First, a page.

I love making risotto. There’s a real sense of achievement when you begin with relatively few ingredients and end up with a delicious rice dish. Risotto is all about the stuff you put into it, and it’s not the sort of dish you can just bung together and hope for the best. Firstly, you need the correct rice. With its high starch content and firm texture, Carnaroli rice (my choice) keeps its shape better than the likes of Vialone Nano or Arborio.
A good stock is also crucial as your risotto should taste of the main ingredient, not just rice. If it’s butternut squash, for example, make a good vegetable stock using the squash trimmings and skin. If it’s a mushroom risotto, then flavour your vegetable stock with a few dried porcini and button mushrooms. Likewise with fish or meat.
The more you make risotto at home, the faster you will master the art of producing silky rice with that perfect, just-cooked-enough consistency. Stodge has no place in a good risotto. Timing is crucial, and you can’t go off and watch Newsnight halfway through, I’m afraid. You need to stick with it until the bitter end; you absolutely must keep stirring, no excuses. That said, if some know-it-all instructs you to “only stir it one way”, make sure you tell them to bugger off.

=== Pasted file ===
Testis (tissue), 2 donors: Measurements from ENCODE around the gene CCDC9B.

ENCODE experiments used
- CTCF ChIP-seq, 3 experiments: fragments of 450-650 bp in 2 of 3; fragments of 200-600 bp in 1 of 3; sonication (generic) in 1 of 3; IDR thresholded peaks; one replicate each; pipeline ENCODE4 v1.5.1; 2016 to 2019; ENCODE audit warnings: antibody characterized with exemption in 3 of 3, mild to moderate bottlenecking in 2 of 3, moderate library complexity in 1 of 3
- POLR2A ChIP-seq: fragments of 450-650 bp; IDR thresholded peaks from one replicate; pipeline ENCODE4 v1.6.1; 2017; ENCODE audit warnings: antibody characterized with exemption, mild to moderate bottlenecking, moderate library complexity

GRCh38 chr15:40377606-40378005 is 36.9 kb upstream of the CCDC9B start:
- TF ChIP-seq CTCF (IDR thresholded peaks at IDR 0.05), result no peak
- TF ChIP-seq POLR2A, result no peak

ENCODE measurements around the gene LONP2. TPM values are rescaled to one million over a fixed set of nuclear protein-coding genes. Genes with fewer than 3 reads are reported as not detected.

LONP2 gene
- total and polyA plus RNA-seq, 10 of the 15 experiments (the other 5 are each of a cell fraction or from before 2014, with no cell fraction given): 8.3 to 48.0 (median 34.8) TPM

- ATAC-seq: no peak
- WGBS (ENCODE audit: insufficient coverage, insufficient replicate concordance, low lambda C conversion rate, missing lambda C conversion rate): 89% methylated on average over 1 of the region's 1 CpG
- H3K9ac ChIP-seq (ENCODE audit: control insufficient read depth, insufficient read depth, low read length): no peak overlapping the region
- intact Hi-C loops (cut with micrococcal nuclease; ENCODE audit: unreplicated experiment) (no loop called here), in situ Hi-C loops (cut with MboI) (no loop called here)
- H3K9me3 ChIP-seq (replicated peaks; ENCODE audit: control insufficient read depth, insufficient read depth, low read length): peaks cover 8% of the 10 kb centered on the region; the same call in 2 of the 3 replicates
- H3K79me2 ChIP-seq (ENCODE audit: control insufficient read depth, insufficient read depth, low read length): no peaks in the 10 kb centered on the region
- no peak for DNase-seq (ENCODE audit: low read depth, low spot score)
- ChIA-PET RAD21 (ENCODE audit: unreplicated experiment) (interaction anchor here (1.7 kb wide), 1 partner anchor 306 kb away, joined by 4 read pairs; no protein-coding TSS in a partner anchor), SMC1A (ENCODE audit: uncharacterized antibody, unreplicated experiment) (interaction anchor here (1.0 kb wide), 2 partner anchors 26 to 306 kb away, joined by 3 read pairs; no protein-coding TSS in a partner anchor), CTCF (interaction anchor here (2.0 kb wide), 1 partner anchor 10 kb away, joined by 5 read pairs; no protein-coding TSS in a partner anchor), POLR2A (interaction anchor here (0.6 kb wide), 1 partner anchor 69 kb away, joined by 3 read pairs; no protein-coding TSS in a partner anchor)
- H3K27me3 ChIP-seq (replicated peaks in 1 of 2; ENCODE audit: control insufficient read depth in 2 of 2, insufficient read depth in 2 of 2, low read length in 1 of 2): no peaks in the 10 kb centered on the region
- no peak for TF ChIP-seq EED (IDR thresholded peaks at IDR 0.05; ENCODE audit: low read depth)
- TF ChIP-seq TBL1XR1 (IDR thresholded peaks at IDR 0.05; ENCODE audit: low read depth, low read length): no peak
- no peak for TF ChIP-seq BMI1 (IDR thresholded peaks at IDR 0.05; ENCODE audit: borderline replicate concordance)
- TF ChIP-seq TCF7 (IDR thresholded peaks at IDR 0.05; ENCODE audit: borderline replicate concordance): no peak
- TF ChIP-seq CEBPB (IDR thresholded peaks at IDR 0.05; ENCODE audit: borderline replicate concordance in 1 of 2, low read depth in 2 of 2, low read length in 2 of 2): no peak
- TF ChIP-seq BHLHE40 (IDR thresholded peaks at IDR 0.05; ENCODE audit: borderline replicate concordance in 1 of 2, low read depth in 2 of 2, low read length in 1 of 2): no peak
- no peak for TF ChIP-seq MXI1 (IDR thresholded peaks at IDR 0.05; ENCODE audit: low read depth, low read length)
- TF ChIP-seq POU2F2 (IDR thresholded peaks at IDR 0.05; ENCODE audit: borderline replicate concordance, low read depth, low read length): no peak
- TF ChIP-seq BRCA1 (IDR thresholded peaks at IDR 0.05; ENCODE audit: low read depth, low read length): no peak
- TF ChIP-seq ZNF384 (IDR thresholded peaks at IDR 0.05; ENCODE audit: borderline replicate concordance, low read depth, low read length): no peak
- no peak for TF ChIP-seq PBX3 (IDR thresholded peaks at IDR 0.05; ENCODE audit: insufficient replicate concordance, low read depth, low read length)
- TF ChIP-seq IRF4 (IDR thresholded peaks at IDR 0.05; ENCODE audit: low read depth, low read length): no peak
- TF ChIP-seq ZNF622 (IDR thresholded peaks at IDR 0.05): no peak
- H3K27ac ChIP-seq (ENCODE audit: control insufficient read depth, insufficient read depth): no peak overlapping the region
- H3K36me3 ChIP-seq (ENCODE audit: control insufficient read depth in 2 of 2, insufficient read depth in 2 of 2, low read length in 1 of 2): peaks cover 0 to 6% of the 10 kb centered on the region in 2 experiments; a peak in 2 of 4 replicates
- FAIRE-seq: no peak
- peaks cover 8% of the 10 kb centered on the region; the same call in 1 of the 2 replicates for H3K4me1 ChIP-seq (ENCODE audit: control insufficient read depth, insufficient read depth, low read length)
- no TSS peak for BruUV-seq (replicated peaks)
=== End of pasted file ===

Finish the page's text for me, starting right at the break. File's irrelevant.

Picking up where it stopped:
2tbsps olive oil
1 medium onion, peeled, halved and roughly chopped
2 cloves of garlic, peeled and crushed
1 stick of celery, peeled if necessary, and diced into 1cm pieces
60g diced pancetta or bacon
A pinch of saffron
2tsps tomato purée
200g Carnaroli rice
1.5ltrs chicken stock
100g chicken livers, cleaned and cut into bite-sized pieces
120g wild mushrooms, cleaned and cut evenly into bite-sized pieces
2tbsps chopped parsley
60g freshly grated Parmesan cheese
Years ago, I went to Parma with my favourite Italian food writer, Anna Del Conte, and we discovered this incredible risotto. I have made it loads of times since, purely to use up bits and bobs from the freezer. It’s delicious. Just don’t throw any old rubbish in — as I mentioned earlier, quality ingredients make quality risotto.
Heat the oil in a heavy-based saucepan and gently cook the onion, garlic, celery and bacon for 2–3mins until soft. Add the saffron, tomato purée and rice and stir on the heat for a minute. Gradually add the stock, a ladle or two at a time ensuring it’s absorbed before adding the next. Meanwhile, melt a little of the butter and fry the livers and mushrooms for a minute or so, seasoning as you cook, and put to one side. When the rice is almost cooked, stir in the mushrooms, liver and parsley and continue cooking, adding stock until the rice is just cooked. Stir in the remaining butter and Parmesan and season to taste.